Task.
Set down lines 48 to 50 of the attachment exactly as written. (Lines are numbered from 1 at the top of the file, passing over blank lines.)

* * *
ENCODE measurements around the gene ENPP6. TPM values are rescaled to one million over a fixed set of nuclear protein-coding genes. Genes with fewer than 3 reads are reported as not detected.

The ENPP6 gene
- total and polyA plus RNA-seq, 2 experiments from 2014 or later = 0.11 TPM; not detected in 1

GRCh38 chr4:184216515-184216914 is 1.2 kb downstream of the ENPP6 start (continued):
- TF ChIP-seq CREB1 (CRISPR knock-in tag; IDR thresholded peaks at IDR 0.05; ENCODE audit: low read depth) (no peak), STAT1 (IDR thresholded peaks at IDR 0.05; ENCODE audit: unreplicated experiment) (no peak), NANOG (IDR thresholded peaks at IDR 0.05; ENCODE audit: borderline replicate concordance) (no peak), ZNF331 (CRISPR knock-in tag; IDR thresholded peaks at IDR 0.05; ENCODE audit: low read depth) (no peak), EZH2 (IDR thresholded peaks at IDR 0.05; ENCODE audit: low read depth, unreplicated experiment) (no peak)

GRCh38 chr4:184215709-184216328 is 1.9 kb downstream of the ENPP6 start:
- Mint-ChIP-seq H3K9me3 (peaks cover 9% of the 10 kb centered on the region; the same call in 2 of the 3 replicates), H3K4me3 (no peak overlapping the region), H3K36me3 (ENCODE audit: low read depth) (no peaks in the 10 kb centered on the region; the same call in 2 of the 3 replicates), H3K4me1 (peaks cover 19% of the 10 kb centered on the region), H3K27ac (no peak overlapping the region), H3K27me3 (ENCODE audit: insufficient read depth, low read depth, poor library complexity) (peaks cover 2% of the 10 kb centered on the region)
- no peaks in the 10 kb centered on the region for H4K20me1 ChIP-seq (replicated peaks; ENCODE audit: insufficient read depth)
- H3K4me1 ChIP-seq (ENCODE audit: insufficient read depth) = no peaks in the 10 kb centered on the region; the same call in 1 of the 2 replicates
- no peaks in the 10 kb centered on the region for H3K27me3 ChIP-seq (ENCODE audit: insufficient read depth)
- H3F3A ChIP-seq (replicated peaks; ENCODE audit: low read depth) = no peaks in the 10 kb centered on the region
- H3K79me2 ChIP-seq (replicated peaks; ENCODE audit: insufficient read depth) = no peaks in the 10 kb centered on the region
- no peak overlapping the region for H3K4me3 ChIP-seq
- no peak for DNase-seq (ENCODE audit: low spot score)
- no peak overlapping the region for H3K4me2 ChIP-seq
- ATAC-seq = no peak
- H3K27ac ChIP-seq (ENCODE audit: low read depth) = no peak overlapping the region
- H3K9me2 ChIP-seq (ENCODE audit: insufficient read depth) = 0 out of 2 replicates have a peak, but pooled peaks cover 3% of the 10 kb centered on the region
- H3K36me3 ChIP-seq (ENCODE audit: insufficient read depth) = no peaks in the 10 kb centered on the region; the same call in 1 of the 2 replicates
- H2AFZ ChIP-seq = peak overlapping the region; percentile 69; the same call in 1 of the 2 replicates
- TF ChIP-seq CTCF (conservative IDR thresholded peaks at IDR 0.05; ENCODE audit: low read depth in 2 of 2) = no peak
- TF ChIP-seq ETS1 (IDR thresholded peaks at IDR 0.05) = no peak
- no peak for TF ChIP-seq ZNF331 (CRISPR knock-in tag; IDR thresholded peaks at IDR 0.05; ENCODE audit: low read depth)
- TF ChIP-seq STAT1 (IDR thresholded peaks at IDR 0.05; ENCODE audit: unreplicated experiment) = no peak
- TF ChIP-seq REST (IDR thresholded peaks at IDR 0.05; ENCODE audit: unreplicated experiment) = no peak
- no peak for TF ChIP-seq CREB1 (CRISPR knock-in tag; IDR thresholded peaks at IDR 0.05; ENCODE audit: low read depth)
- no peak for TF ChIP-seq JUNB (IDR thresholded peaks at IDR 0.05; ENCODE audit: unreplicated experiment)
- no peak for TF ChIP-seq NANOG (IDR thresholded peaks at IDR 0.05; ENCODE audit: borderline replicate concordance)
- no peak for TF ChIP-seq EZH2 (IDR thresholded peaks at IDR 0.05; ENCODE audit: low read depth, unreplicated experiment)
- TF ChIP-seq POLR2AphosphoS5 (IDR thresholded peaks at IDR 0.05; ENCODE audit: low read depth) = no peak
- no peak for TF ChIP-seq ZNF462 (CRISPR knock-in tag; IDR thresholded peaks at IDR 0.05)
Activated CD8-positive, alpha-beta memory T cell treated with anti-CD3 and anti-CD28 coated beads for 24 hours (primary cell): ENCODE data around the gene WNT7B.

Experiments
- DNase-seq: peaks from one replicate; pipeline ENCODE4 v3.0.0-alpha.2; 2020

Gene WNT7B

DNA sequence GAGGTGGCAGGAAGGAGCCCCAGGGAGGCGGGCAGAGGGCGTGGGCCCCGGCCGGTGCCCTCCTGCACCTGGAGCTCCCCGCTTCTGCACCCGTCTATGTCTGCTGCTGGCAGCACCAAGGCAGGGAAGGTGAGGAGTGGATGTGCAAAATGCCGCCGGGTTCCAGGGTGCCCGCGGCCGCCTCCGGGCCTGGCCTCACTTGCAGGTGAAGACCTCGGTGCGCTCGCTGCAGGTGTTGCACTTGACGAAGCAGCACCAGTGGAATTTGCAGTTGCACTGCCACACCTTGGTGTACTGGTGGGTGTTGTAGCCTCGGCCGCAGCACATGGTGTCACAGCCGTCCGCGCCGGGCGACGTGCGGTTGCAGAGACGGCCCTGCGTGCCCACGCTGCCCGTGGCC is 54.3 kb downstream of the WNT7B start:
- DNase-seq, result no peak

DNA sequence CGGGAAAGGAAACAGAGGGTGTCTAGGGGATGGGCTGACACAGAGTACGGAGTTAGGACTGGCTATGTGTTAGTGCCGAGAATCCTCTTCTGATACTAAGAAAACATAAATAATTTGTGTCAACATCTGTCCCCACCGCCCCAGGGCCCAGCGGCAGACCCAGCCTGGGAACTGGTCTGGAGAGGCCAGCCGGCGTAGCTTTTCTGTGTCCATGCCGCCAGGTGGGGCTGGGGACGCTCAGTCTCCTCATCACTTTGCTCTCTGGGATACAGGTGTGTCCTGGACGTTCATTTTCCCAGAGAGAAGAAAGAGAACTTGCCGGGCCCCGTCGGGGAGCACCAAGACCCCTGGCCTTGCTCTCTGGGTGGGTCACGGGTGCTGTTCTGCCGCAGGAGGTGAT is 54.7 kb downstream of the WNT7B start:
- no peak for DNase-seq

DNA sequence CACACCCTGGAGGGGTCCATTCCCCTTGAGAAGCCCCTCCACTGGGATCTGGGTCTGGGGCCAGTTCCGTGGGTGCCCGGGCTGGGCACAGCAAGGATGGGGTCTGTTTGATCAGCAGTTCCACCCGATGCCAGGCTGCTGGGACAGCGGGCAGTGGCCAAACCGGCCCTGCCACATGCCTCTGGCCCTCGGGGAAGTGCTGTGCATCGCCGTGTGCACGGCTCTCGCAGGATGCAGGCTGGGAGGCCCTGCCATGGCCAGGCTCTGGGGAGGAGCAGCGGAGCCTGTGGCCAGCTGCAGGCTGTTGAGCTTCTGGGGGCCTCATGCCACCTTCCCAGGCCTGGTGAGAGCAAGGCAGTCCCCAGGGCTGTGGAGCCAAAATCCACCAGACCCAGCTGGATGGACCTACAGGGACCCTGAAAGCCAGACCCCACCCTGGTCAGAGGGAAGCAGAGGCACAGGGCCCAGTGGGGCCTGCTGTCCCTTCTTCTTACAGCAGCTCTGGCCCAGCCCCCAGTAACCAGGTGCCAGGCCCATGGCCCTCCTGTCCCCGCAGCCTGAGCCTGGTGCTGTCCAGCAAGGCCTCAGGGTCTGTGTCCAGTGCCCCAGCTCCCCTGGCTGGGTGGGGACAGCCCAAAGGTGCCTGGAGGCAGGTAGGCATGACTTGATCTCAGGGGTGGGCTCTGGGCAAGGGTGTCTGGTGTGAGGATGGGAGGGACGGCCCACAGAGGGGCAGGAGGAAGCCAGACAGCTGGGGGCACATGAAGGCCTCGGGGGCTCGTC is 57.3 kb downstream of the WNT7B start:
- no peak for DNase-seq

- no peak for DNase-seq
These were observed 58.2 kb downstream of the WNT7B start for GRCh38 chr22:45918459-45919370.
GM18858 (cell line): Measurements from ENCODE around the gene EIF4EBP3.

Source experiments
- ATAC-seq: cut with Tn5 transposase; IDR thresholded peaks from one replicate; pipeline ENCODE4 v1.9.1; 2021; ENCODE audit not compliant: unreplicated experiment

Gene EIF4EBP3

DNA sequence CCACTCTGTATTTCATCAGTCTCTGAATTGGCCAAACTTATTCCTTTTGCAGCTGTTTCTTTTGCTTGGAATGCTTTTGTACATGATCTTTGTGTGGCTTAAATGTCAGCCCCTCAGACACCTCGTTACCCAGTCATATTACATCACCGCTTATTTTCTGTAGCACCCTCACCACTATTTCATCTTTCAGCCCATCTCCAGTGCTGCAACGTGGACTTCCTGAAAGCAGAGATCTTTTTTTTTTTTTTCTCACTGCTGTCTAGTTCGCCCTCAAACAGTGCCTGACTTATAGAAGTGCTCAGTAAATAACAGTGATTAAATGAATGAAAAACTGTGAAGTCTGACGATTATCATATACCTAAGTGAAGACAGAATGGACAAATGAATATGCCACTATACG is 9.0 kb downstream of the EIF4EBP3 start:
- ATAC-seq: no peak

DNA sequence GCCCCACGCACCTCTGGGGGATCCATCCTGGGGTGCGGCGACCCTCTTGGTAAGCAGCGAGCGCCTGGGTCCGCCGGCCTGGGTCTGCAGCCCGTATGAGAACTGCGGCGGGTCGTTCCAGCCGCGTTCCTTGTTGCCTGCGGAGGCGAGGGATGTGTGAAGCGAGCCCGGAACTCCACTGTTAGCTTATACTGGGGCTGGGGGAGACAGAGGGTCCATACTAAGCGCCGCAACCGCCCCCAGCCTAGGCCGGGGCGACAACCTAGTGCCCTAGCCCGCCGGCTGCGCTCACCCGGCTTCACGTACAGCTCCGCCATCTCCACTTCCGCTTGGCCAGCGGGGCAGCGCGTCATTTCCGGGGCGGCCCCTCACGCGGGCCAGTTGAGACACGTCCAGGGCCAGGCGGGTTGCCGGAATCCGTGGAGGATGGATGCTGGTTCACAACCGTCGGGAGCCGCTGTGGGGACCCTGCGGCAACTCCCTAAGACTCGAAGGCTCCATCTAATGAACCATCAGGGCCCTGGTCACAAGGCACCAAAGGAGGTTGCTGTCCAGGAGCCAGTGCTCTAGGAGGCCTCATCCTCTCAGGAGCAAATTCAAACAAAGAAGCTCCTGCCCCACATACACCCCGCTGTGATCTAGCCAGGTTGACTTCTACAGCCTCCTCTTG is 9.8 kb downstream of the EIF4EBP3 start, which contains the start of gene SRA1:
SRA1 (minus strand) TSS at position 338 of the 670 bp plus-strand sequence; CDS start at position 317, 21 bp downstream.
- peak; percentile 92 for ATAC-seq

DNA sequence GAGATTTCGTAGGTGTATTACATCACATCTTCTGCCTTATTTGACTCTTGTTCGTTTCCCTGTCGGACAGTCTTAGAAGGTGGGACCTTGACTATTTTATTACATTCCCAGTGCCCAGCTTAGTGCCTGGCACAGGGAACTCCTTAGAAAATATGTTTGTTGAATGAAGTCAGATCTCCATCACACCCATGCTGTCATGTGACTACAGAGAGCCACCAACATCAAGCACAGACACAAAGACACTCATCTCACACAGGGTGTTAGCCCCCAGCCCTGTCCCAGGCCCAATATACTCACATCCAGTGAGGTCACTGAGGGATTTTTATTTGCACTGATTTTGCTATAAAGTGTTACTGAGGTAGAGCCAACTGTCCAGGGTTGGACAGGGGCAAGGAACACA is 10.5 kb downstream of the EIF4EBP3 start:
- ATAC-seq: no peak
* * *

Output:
DNA sequence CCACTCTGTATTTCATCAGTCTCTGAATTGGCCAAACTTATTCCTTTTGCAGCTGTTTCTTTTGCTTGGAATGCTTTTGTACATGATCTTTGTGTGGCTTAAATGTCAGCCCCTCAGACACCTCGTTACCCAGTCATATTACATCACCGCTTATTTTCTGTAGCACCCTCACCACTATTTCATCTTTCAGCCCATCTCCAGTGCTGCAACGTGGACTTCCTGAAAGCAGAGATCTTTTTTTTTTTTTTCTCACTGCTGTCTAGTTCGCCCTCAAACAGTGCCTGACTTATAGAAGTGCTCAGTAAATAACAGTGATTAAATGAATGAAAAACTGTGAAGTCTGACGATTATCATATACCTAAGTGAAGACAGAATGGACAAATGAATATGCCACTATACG is 9.0 kb downstream of the EIF4EBP3 start:
- ATAC-seq: no peak

DNA sequence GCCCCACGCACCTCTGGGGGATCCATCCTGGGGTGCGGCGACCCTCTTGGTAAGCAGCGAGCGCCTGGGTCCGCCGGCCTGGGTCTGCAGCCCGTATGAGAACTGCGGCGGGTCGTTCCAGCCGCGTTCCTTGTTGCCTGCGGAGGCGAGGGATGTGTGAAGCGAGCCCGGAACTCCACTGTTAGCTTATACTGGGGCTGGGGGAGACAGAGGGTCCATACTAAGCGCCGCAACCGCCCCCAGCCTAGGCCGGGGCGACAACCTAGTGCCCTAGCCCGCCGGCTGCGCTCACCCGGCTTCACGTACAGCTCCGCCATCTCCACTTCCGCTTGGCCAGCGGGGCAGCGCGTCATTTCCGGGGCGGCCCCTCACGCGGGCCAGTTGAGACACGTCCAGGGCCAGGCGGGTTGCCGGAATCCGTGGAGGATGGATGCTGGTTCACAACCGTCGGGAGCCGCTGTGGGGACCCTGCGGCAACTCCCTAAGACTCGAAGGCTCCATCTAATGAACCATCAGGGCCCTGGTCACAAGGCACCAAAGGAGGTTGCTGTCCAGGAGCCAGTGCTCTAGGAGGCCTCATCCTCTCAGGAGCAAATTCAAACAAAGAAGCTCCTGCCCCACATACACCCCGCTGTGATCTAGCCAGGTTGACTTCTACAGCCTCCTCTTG is 9.8 kb downstream of the EIF4EBP3 start, which contains the start of gene SRA1: